Santorini: A Mediterranean Jewel— Part 2… The Wednesday Photograph Series

Blue topped church and other buildings in Santorini P

For its size, Santorini has numerous churches and chapels. Many of the smaller ones were built and dedicated by families of fisherman in thanks for their loved ones return from sea. (Photo by Peggy Mekemson.)

Today marks my second photographic essay on the beautiful Greek Island of Santorini.

Living on Santorini can be a bit hazardous to your health. It is a volcanic area prone to earthquakes and has suffered from several volcanic eruptions over time. As I mentioned in my last post, Santorini is part of an archipelago that surrounds a caldera. Calderas are created when the magna chamber under a volcano is emptied out and the volcano comes crashing down into itself. Crater Lake in Oregon is another example.

A massive volcanic explosion 3600 years ago may have been responsible for destroying the Minoan civilization on Crete. It may also have been tied to the legend of Atlantis.

Santorini photo of Greek Orthodox Church by Curtis Mekemson.

I found some leaves to frame this blue-topped Greek Orthodox Church.

Church bells against dark sky in Santorini

Peggy captured this bell tower outlined by a dark sky. (Photo by Peggy Mekemson.)

Santorini windmill

A Santorini windmill.

Blue door on Santorini

Blue doors are common on the island.

The blue doors of Santorini

Very common! (Photo by Peggy Mekemson.)

Walkway in Santorini

In addition to enjoying the beauty of the buildings and the Aegean Sea on Santorini, we wandered around the town of Oia. During the summer, this walkway would have been packed with people. As usual, I was on the lookout for unusual things that might tweak my funny bone or curiosity.

Santorini restaurant

Such as this sign. Mosts tourists aren’t particularly noted for patience. Was this to forewarn them that their food would arrive when it arrived! Or that snails were on the menu? Or that the food was cooked slowly? (Photo by Peggy Mekemson.)

Octupus doorway on Santorini

This octopus wrapped itself around a doorway.

Sphinx on Santorini

An orangish, golden sphinx hung out on a porch.

Santorini lion

And a white-washed lion looked down on us.

Climbing a ladder in Santorini

This fellow was obviously eager to climb to the top. (Photo by Peggy Mekemson.)

Tourist dishes on Santorini

As one would expect, there were the usual souvenirs, all with a Santorini twist.

Pottery on Santorini

I liked this vase.

Bright green plants on Santorini

And this succulent plant.

Gateway in Santorini P

A number of interesting gates beckoned.

Santorini dog

Cats and dogs wandered freely around Oia. I was curious about how many of these animals had homes. My blogging friends from Animal Couriers often transport these animals for free to loving homes throughout Europe. This guy was so well groomed I suspect he had a home, but he would have been welcomed in ours.

Final view of Santorini

A final look at Santorini.


FRIDAY’S POST: Happy holidays

TUESDAY’S POST: The folks around Copalis really like Sasquatch

THURSDAY’S POST: Photos from the gardens of Chatsworth




36 thoughts on “Santorini: A Mediterranean Jewel— Part 2… The Wednesday Photograph Series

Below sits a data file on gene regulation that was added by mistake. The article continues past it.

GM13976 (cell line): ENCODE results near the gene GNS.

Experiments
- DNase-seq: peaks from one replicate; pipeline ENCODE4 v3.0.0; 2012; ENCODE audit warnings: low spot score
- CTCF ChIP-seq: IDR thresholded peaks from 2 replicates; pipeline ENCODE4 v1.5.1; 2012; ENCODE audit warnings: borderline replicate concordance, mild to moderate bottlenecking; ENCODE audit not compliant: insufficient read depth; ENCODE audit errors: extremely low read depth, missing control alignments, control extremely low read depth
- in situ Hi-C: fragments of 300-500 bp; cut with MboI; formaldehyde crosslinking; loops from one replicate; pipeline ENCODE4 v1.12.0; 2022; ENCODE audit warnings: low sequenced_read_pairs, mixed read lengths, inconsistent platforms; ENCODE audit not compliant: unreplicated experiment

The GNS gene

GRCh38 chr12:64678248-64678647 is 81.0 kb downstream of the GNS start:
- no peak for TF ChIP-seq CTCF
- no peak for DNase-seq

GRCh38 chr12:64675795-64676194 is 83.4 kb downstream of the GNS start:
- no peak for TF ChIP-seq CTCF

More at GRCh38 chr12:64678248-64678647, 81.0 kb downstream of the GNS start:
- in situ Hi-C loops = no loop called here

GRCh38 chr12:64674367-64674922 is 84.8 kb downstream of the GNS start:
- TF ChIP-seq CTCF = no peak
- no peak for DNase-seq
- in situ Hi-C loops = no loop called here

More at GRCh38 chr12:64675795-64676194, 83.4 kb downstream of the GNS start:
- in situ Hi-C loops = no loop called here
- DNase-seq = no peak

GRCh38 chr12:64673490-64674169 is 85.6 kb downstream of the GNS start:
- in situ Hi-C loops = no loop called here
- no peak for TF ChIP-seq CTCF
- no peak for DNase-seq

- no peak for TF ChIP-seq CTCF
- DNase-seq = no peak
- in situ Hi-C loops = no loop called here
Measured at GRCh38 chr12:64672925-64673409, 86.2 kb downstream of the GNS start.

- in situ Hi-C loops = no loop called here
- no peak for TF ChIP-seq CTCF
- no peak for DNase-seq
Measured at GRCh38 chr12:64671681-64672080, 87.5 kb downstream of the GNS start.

1. Had I had a bucket list, Santorini would have been near the top because it symbolized the Greek Isles for me. When we finally made it, it was everything I hoped. I also was taken by the gold jewelry in the store windows [which is as close as I got] because it seemed so much more creative than any other I had ever seen.
    Your photos make me want to return.

    • Santorini is about as close to a fairytale land as you can get and still be in this world, Ray… at least from a photography perspective. And thanks. Our photos make us want to return. 🙂

  2. Pingback: Santorini: A Mediterranean Jewel— Part 2… The Wednesday Photograph Series — Wandering through Time and Place – jahidul islam sojib home

  3. Love this. Was in Santorini for only 1 brief day on a cruise, but we loved it. Some of my most memorable photographs are from that day, it’s so amazingly photogenic. Nice work!

      • Curt, that’s what it’s from. I took a picture of the sign outside the ruins at Ephesus. I stylized it later. I’m a marketing executive for a software company, and the name just says “marketing” to me!

  4. What a beautiful set of photos. Curt, you have described your journey with such interesting detail. The Greek Orthodox Church, the blue doors, the windmill. And Peggy has as good an eye for beautiful photos too. Thank you.

    • It is hard to take a bad photo on Santorini, JoHanna. It is just about like turning any direction you want, pointing and shooting. And I am lucky to have Peggy’s skills along! We always have a lot of fun with our cameras, inspiring each other. –Curt

  5. That glorious blue is everywhere…doors, roofs, ornaments, the sky and sea! Wonderful photos and description, Curt! I’ve visited Crete a few times and these remind me of that island but even more picturesque!

    • The colors were amazing and the setting spectacular, Annika. I’ve never made it to Crete but would like to. In fact, I would like to spend much more time exploring Mediterranean Islands! –Curt

  6. Thanks for the info on calderas. New term for me. And for the shots of churches, the windmill, and tiny pathways among the buildings. We’re headed to Morocco in May, and we’ve seen photos of the medinas there — similar tiny passageways. We’re getting a guide so we don’t get trapped!

Leave a Reply

Fill in your details below or click an icon to log in: Logo

You are commenting using your account. Log Out /  Change )

Facebook photo

You are commenting using your Facebook account. Log Out /  Change )

Connecting to %s